Word of the Week

Recently in my porch sitting and children chasing and settling into my new home, I've thought a lot about this word: rooted.

Rooted: to establish deeply and firmly.

We often think of rooted in terms of gardening, don't we? We plant seeds in pots or in the ground and hope that their roots grow into a beautiful harvest. Or the case of my family these days, we are thinking a lot about roots in our grass growing process. Every night my husband goes out to water the lawn and checks to see if the sod has truly rooted yet? For if the sod doesn't take root in the dirt, our huge investment of grass for our yard will wither away (but so far mostly good!)

The guiding principal is this: when strong roots are present, long-term growth is possible. Without roots, the beauty of today simply is fleeting!

But have you ever thought about how your life has roots?

Recently, I picked up the book by Melody Warnock called This is Where you Belong-- a memoir about a family's journey to stop moving around the country with they got bored or wanted a new opportunity, but to intentionally claim a town as their place. In it, Warnock offers this:

People can be divided into three categories: the mobile, the stuck, and the rooted. We tend to focus on the first two—the mobile, who can pick up and move to opportunity—and the stuck, who lack the resources to leave where they are…but we cannot forget about the rooted: those who have the means and opportunity to move, but choose to stay…because they’re content where they are.

I really loved thinking through these three words: mobile, stuck and rooted. And then considering how rooted regardless of circumstances, is a choice. Sure we could do a thousand things but we can choose the path of stability and the long view.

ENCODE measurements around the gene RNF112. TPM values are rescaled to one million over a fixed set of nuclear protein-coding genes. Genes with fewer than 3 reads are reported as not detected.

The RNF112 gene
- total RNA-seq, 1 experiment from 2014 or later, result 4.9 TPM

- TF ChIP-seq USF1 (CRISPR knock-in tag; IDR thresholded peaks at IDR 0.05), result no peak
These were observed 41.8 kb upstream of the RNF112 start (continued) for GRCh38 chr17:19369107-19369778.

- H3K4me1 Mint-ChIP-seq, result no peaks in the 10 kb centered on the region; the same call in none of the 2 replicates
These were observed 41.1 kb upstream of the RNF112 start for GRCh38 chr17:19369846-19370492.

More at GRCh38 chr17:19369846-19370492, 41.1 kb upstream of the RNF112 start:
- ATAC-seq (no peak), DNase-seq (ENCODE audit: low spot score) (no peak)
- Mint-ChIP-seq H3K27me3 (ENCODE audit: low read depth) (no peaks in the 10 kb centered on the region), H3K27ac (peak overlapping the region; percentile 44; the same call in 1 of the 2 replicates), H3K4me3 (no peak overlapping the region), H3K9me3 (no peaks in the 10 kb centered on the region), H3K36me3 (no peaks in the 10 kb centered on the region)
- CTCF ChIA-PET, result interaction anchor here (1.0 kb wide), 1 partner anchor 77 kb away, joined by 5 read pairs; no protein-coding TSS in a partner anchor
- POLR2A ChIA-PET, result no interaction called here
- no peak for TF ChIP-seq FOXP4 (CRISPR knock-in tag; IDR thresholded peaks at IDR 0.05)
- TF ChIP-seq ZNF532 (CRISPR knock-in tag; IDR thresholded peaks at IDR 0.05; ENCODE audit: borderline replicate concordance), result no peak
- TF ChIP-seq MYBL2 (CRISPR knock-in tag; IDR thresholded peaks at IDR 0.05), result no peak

For be rooted somewhere is to want the very best for it and to do your part to help its becoming.

Warnock writes of her journey to be rooted in a city in Virginia and all of its surprises. The more she sought give back to her new home, more it became life-giving to her too.

Kind of reminds me then of the scripture from Jeremiah about a group of people finding themselves living where they would have never chosen to live, yet the spiritual wisdom God gives them in a hard time is this: "Seek the welfare of the city where I have sent you into exile, and pray to the Lord on its behalf, for in its welfare you will find your welfare."

I don't know where you are today in your satisfaction with your life geographically, vocationally or even in the relationships that surround you. But I do know this: there is an invitation to you to grow where you are.

How can you water your life with a commitment of "this is where I am" so that your roots lengthen this week?



By Faith We Go On: Hebrews 12:1-2, 8-12

Martin Luther King, Jr. Christian Church 30th Anniversary Service & Joint Service with Washington Plaza Baptist Church

Now, I know that some in the congregation this morning, get to hear me talk more than they might like-- as I preach every Sunday-- but for the rest of you all gathered today, you probably don't know much about me other than the kind words that Pastor Jean shared with you earlier (thank you). So, there is something I really need to share with you about my past in order for you to get where I am coming from this morning.

As a child, on countless occasions, I desperately wanted to become my dog. Yes, my dog, named Trevor. Trevor, became a member of our family when I was in 4th grade so that my younger sister Emily would stop screaming bloody murder every time she was in a room with a dog. Though a moody and hyper pup, I loved Trevor from the start. And so, regularly, I asked my mom if he could ride along with us as she took me to school in the mornings.

One particular morning, fearing the worst day ever-- a spelling test I did not study enough for, meeting up with some potential bullies on the playground, and having to sit through an extra math class on long division-- I remember voicing to my mom just as I was about to get out of the car that I wished could become Trevor, if only for a day.